The annual open enrollment period for 2007 benefit choices will take place November 13-30. During this time, be sure to attend the Benefits, Wellness and Discount Fair from 11 a.m. to 5:30 p.m., November 15, and from 8 a.m. to 2 p.m., November 16, in Thwing Center ballroom. Use this time to obtain information about health care options and service providers, which will include Anthem as the replacement for the Qualchoice health care plan. The fair will feature health care vendors, the SAC Basket Raffle, and organizations that provide discounted services to Case employees. A limited supply of flu vaccines will be available for faculty and staff during the fair. The vaccine will be administered on a first come first serve basis. Employees will be required to bring Case ID and to complete a consent form. http://www.case.edu/finadmin/humres/benefits/fluvaccineconsent.pdf. The Benelect Guide and price sheets will be delivered to employees through campus mail during the week of November 6, and are available online along with other open enrollment details at http://www.case.edu/finadmin/humres/. While health insurance costs are increasing 10 to 12 percent across the country, changes in the university's premiums are significantly below the national trend.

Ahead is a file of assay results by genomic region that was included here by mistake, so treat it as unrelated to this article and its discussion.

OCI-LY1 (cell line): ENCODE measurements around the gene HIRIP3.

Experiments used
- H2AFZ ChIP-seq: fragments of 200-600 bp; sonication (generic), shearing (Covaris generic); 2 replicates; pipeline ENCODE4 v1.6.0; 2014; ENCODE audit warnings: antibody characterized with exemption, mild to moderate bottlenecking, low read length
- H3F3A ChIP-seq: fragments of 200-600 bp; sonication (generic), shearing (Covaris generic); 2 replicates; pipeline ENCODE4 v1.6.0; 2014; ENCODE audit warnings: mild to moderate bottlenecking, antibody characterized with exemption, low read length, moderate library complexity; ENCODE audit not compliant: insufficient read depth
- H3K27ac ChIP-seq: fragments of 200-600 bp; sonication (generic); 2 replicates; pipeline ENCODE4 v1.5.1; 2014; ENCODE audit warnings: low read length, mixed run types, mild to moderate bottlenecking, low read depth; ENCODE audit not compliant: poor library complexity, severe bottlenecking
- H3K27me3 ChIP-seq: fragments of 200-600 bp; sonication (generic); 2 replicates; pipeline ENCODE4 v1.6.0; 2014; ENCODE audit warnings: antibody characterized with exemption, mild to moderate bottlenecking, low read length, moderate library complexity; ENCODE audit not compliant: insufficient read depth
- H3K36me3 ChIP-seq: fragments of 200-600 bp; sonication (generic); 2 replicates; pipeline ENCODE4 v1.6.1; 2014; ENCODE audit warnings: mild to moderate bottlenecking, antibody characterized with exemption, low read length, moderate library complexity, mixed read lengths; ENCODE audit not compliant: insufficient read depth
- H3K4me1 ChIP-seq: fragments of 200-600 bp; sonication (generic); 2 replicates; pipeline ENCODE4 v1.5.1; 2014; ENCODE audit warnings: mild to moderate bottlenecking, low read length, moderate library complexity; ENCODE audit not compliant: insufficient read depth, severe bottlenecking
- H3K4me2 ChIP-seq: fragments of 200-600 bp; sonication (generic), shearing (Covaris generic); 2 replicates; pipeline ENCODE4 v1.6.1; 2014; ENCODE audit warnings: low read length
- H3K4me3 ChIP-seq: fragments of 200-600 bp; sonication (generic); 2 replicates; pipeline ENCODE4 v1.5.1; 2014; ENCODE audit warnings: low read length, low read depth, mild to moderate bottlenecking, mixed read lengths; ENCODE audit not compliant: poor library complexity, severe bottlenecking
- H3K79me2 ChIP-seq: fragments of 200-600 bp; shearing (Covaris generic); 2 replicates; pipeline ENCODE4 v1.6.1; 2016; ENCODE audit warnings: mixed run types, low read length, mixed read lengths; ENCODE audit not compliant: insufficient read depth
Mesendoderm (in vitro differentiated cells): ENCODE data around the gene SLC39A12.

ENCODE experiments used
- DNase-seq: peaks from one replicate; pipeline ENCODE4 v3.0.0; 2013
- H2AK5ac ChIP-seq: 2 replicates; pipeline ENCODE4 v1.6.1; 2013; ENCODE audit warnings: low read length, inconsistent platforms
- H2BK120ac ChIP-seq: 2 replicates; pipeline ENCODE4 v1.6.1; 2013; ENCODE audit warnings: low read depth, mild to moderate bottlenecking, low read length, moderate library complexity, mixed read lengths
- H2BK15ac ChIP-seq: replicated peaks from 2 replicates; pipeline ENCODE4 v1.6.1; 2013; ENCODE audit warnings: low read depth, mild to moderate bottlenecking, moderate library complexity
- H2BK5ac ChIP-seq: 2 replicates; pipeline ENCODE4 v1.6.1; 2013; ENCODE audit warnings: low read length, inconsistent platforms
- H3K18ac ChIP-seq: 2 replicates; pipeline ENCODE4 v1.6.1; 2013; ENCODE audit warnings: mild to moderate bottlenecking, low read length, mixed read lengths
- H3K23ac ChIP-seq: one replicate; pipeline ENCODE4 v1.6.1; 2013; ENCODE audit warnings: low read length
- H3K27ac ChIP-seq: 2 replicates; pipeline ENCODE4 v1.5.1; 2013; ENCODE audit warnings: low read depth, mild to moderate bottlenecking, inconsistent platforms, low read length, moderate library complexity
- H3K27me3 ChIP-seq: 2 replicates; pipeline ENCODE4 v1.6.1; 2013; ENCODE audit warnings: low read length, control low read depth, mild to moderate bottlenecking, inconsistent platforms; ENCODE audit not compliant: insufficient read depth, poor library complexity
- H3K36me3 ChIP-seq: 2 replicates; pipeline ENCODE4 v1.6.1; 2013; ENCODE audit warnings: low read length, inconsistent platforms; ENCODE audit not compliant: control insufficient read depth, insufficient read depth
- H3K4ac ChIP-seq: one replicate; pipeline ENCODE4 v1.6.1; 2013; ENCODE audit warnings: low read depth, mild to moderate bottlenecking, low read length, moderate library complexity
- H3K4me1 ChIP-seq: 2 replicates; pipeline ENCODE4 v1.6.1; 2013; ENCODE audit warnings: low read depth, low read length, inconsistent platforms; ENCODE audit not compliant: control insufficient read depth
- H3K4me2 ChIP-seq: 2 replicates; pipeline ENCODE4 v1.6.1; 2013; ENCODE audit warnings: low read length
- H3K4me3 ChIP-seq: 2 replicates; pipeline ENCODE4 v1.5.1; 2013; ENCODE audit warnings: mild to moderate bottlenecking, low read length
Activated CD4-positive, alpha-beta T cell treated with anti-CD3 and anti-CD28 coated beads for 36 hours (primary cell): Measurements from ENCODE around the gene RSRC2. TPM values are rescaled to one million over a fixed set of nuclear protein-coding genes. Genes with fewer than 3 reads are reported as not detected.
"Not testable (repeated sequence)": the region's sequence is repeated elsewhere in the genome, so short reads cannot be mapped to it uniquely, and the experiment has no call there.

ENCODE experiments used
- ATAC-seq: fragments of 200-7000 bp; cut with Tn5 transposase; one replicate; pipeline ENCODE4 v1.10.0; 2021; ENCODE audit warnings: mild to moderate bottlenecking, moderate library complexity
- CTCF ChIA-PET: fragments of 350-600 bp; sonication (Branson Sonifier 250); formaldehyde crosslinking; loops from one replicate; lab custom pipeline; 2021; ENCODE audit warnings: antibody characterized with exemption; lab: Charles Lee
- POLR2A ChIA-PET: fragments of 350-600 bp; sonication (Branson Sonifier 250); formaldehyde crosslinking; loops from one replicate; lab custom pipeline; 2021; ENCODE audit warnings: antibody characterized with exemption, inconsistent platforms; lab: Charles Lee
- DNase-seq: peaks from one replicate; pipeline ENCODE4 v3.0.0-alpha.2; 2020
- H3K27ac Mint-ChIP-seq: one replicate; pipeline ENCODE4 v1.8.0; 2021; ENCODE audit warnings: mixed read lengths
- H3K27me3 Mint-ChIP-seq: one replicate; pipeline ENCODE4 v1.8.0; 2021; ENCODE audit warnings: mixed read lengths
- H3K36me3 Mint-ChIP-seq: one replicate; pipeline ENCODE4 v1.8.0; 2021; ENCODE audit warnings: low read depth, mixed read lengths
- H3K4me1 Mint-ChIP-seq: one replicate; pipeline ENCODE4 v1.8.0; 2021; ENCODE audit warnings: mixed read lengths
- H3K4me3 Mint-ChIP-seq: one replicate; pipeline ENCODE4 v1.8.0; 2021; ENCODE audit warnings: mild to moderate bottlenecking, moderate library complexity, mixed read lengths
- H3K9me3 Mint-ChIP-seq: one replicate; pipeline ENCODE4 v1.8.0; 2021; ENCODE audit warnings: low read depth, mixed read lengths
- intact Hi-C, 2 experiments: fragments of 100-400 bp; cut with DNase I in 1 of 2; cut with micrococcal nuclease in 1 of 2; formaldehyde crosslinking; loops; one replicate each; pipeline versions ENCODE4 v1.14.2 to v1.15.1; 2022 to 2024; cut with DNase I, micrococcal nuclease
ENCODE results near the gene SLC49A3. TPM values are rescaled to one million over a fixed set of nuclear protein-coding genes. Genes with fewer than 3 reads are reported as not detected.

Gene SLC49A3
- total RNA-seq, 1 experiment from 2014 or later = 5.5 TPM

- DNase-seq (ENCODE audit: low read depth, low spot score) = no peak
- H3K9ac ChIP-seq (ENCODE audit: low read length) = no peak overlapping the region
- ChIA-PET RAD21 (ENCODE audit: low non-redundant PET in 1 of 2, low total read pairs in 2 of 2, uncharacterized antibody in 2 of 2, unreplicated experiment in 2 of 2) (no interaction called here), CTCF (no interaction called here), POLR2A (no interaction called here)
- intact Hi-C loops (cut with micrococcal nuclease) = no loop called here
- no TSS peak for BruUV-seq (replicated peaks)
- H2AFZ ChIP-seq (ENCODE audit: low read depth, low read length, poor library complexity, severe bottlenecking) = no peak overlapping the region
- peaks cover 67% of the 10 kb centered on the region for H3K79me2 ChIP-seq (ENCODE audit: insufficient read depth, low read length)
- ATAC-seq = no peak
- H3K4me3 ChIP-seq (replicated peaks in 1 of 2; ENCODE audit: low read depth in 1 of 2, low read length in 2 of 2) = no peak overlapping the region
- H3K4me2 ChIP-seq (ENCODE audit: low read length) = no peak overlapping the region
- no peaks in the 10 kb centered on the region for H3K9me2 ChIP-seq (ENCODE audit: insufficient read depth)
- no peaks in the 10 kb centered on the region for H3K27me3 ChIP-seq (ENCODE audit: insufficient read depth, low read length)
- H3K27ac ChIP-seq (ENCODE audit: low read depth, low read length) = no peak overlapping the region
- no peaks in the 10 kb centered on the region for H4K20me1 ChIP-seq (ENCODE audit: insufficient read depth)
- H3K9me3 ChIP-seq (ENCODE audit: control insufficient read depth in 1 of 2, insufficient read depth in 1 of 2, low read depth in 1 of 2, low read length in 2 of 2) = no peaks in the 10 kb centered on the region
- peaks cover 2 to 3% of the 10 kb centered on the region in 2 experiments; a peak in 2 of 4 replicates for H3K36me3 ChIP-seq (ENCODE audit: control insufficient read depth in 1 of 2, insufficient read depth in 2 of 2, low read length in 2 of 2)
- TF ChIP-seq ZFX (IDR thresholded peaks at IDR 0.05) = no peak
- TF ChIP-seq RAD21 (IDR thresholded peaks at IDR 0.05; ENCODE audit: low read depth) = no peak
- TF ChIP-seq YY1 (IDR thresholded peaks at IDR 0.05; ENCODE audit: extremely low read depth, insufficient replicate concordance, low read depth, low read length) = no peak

CASE IN THE NEWS

A resurgence in Cleveland

New York Times, November 8, 2006
http://www.nytimes.com/2006/11/08/realestate/commercial/08cleveland.html?_r=1&oref=slogin

According to research by the Brookings Institution, the potential for high-wage job growth is less likely to be found in traditional downtowns than in districts like University Circle, areas referred to as "eds and meds" for their typical concentration of educational and medical institutions. There are ripples of commercial development activity as a result of collaboration among University Circles partners. Case Western Reserve University recently announced it was negotiating with MRN Ltd. and Zaremba Inc., two local developers, to turn a site of eight and a half acres into a mixed-use arts, retail and residential district. The $100 million project would produce more than 400,000 new square feet on Euclid Avenue, the main street that connects University Circle to downtown. "This is different in its orientation. Really this is a community project sponsored by Case and developed privately by a team," said Russell Berusch, vice president for commercial real estate at Case.

Sawyer easily defeats Fink

Akron Beacon Journal, November 8, 2006
http://www.ohio.com/mld/ohio/sports/golf/15955731.htm

Former Congressman and Akron Mayor Tom Sawyer handily defeated incumbent Deborah Owens Fink in the District 7 state school board race Tuesday. Sawyer was drafted to run by Help Ohio Public Education, formed by scientists critical of Fink's attempts to change the state science curriculum. The group's founders, Case Western Reserve University professors Patricia Princehouse and Lawrence Krauss, have contended that the changes were an effort to insert religion into the science curriculum.

Analysis: elections hold sway for health

United Press International, November 7, 2006